If you take a cup of sewer water and pour it into a gallon of the most expensive wine in the world, that wine becomes nothing more than sewer water. If you take a gallon of the finest wine in the world and pour it into a cup of sewer water, once again, you have very expensive sewer water.
What some refuse to acknowledge is that no matter how little leaven we allow into the church, it compromises the integrity of the whole. However little the compromise, we are making in order to achieve a certain agenda, it has successfully spoiled the entire lump, for compromise begets compromise, and sin begets sin. However little the sin we allow to reside in the camp might be, we must realize that it is the nature of sin, the nature of evil, to defuse itself, to spawn, to grow, to spread to eat away at righteousness, and destroy the souls of those that allow it to flourish.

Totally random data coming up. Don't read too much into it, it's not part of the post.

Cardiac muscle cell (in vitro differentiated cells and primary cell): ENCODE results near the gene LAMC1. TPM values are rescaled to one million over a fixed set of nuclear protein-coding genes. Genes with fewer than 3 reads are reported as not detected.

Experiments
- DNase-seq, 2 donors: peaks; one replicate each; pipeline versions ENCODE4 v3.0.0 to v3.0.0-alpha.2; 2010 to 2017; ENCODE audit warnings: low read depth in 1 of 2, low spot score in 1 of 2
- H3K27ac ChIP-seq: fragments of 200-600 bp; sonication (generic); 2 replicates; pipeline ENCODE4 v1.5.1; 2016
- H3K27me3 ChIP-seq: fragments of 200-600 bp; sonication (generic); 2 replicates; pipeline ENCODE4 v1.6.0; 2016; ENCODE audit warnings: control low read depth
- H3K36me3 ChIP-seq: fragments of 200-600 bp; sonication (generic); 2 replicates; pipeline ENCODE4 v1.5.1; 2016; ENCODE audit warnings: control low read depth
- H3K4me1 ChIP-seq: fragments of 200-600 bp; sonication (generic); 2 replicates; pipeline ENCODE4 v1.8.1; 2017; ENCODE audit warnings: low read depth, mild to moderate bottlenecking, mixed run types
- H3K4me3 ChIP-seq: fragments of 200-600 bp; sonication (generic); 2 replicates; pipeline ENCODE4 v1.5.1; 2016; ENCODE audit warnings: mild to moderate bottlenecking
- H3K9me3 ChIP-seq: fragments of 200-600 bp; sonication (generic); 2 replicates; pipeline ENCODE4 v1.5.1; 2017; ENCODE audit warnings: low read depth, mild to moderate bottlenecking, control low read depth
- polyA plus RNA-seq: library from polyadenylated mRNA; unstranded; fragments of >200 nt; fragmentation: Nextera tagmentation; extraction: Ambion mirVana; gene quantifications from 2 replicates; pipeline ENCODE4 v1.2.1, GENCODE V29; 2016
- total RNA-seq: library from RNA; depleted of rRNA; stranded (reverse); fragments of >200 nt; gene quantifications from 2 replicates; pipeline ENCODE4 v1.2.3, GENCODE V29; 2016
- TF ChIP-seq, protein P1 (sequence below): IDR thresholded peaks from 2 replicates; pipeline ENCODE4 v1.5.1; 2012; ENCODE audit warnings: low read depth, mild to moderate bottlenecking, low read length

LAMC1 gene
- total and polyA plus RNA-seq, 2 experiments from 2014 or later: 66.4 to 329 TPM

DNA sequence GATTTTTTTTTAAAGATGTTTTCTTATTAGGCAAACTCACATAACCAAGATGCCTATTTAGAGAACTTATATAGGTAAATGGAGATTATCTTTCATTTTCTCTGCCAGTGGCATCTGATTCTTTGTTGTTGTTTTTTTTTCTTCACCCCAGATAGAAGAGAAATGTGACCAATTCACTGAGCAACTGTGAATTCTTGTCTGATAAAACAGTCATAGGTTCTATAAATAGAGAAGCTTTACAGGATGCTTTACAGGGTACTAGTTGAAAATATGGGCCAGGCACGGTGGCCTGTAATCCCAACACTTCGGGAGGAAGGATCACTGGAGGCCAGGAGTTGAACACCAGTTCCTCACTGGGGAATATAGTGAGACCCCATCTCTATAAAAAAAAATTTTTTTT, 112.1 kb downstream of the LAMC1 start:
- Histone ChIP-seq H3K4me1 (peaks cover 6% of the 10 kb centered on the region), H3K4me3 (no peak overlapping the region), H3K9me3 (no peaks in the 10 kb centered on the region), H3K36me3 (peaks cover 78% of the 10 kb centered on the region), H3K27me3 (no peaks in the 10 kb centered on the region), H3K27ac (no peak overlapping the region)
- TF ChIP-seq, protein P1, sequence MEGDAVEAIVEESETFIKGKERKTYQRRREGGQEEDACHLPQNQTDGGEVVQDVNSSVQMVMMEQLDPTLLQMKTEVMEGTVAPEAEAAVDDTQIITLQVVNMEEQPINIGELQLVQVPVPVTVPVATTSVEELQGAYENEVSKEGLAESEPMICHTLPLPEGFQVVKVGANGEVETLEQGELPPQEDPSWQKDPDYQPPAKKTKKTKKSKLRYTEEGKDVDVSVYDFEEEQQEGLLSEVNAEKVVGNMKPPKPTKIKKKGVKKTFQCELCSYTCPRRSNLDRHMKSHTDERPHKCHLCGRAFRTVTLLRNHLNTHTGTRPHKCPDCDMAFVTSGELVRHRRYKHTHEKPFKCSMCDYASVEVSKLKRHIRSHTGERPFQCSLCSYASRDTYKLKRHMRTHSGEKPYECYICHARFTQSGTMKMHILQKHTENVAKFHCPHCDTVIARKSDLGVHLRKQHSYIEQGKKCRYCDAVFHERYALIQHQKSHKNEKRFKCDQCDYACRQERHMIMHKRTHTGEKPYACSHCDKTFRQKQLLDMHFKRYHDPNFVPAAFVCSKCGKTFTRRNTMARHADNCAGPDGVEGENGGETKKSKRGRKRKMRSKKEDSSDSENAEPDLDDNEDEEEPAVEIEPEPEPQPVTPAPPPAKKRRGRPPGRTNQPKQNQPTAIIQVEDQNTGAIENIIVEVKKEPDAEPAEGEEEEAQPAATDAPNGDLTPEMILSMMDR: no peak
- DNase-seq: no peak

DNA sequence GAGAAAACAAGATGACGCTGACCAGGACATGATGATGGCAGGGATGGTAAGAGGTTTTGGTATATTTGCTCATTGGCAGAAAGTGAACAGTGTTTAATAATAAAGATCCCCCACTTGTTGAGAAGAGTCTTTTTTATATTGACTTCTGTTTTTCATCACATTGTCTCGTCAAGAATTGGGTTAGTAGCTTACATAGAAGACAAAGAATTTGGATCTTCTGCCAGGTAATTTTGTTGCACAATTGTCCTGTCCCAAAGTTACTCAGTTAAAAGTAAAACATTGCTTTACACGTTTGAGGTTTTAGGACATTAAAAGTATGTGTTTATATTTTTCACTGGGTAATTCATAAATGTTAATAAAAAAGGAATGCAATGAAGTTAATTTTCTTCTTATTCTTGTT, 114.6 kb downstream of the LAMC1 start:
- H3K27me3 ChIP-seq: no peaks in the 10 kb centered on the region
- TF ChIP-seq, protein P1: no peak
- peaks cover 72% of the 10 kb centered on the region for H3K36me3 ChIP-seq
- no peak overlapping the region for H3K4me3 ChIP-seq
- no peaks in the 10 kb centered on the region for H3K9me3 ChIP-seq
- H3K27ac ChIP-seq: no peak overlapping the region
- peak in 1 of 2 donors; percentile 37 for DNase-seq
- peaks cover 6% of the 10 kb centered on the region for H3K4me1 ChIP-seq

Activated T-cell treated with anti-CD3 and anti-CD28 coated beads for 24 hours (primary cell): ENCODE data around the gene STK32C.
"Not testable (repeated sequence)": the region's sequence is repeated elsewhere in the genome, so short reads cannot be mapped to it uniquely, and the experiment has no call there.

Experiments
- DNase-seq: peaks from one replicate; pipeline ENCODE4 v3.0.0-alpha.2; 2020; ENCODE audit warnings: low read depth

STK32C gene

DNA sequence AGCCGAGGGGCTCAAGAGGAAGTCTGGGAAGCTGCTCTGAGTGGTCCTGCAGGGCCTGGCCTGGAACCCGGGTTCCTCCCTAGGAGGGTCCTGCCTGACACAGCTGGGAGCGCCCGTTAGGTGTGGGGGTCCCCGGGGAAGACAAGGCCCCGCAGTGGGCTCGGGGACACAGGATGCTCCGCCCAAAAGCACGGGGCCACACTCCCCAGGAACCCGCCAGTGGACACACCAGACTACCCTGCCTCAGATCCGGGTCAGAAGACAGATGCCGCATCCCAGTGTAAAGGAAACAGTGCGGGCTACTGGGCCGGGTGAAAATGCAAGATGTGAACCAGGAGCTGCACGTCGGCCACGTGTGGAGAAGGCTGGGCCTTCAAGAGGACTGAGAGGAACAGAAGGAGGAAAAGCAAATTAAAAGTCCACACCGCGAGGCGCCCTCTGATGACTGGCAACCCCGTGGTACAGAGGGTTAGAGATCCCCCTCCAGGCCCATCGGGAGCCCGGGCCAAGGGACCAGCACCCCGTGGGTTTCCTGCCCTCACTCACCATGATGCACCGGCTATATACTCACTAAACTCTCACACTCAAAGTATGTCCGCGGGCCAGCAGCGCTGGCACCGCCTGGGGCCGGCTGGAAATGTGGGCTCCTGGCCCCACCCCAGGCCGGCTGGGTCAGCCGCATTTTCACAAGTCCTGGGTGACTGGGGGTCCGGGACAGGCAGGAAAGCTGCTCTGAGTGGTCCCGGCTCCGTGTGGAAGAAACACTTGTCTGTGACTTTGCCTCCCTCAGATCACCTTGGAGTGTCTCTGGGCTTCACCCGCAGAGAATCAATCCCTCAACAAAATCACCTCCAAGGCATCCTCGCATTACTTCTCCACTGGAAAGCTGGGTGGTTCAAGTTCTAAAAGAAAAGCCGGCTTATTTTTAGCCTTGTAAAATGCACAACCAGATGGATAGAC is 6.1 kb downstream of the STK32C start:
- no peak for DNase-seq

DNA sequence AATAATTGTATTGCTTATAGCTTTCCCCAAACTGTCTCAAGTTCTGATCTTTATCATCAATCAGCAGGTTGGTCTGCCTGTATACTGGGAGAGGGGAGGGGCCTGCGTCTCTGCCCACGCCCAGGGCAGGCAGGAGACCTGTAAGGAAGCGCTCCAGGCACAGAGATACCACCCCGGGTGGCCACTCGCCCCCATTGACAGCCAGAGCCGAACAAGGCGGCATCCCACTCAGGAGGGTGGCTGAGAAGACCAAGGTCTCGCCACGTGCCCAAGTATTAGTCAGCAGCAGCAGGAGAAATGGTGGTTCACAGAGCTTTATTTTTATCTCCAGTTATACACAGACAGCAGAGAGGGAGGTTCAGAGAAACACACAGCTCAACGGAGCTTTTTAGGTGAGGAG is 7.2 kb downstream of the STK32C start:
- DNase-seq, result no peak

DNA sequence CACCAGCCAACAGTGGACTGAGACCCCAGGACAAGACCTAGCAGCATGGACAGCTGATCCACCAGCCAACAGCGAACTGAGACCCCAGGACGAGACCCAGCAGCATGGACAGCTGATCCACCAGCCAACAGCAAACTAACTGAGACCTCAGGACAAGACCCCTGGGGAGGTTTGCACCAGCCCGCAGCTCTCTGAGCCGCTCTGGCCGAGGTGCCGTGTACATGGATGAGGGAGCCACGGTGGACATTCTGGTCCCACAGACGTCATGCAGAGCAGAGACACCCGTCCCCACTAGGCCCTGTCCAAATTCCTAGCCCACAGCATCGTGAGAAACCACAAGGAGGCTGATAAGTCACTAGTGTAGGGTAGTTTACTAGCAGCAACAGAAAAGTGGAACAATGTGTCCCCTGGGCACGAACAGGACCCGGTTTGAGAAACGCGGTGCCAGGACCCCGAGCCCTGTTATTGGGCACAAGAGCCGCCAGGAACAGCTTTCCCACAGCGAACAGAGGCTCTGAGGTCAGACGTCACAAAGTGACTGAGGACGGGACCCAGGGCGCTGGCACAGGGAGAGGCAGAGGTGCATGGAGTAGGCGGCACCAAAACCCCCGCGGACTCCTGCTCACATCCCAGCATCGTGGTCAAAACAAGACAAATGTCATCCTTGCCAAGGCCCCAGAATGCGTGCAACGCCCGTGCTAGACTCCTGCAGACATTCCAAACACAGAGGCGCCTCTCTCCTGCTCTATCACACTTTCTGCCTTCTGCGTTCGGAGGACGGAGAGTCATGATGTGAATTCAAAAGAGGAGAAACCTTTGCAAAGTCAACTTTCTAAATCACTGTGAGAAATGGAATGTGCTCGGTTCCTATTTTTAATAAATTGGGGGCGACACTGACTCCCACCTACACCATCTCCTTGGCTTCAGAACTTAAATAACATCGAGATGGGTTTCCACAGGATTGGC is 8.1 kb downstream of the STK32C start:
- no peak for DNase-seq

Rather than actively seek out the leaven in our midst, and purge it lest we become contaminated, we welcome and invite compromise with open arms, and warm smiles. It is not the church’s job to make the sinner comfortable in the midst of the congregation. It is not the church’s job to seem compassionate and sympathetic concerning the sins that are evident in the lives of those who attend service. It is not the church’s job to tolerate anything less than the standard that God has set forth for His children. The church’s one duty, it’s primary goal, is to preach repentance, to point the way to Christ and the cross, and compel those who would hear to be born again, to receive the gift of salvation, to be renewed in mind and spirit, and pursue holiness.
One cannot make deals with the darkness, or with sin and expect them to keep up their end of the bargain. Sin will always renege on its promises it will always go back on its word. Once sin has a hold of a soul, once the darkness has talked it into compromise, it will be merciless in its struggle to reach its final objective, the destruction of the good.